Equals

Kristen Stewart, equals

Nicholas Hoult … Silas
Kristen Stewart … Nia
Bel Powley … Rachel
Guy Pearce … Jonan

Scott Lawrence … Mark
Claudia Kim … Voice of The Collective
Jacki Weaver … Bess
Toby Huss … George
Kate Lyn Sheil … Kate
Rebecca Hazlewood … Zoe

3.75 stars
I had the great opportunity of attending a film at this year’s Venice Film Festival on the the island of Lido while on a family vacation to Italy. Immediately when browsing the catalog, I was drawn to “Equals”. This Hoult-Stewart sci-fi romance did not let me down. Though far less imaginative as recent entries such as “Her” (2013) or “Eternal Sunshine on the Spotless Mind” (2004) – the story, though solid with some good surprises (“twists” would be too generous), it’s not all that remarkable – the film truly excels everywhere else.

Kristen Stewart, just a year ago, was the butt of jokes nation-wide for her wooden acting and connection to the “Twilight” (2008-2012) franchise. She may now be considered one of the most talented actresses in all of hollywood, as evidenced by her fantastic showings in this film and “Clouds of Sils Maria” (2014/15), earlier this year. Nicholas Hoult gives his best performance save the hugely underrated “Warm Bodies” (2013), navigating a gradual transition with ease.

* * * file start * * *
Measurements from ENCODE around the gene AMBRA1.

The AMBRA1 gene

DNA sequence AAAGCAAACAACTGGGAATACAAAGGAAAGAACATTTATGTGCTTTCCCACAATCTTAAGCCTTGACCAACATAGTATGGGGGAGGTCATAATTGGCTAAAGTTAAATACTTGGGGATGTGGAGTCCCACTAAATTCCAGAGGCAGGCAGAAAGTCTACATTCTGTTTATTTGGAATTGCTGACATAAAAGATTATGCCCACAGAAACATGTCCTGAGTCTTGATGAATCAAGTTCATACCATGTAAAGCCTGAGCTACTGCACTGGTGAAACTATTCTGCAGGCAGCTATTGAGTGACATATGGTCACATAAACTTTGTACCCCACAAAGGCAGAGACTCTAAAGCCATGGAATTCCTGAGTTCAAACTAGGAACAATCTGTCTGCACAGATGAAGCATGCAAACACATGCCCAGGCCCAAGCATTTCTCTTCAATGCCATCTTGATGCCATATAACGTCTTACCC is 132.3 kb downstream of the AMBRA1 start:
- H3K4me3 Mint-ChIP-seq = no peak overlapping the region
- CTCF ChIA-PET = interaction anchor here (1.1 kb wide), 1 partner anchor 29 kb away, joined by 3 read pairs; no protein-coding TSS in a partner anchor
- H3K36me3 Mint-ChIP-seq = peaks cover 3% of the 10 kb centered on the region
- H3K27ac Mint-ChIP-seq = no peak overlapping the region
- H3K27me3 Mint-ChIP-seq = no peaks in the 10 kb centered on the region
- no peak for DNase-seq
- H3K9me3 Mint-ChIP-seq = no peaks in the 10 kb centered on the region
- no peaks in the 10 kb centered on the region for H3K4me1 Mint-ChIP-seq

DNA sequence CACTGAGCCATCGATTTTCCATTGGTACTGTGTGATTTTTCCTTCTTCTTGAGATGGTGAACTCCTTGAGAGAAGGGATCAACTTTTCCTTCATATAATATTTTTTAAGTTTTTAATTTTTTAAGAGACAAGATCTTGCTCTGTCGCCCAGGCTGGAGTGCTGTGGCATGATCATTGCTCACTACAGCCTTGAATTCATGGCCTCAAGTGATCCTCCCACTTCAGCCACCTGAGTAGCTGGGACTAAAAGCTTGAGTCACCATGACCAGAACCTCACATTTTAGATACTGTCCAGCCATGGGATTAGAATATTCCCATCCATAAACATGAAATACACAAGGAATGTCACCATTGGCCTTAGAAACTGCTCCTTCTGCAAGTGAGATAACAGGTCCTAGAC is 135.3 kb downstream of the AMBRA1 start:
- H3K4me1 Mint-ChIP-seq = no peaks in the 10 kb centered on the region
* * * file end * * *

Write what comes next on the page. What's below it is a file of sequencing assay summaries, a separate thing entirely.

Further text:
However the areas of the movie that really stick out is the production design, cinematography, and score.

The prod work on this film is marvelous. It’s a sort of hybrid between “Divergent” (2014), “Her”, and “A Clockwork Orange” (1971) to create a sterile yet believably beautiful futuristic look.
The cinematography on the other hand is completely unique to the sub-genre. The camera focuses in and out like a Nikon trying to autofocus on something too close to the lens; it is handheld during key scenes when you wouldn’t predict; and the focus is sometimes so narrow in focus, it boggles the mind to guess how many takes it would have required to make sure all of the actors hit their marks. The lighting also helped greatly, using only soft and natural light throughout. I can’t think of a single shadow until the climax.

Lastly, the score, credited to Dustin O’Halloran and Saercha Ring. To put it plainly, this score made the movie, largely because it was roughly 10 times louder than anything else but used sparingly. The chaotic dissonance it creates divides the viewers emotions and highlights things like they could not have ever done otherwise.

Kristen Stewart, Nicholas Hoult, “Equals”, take to the “Red carpet”, for the world Premier, their film at the Venice Film festival.

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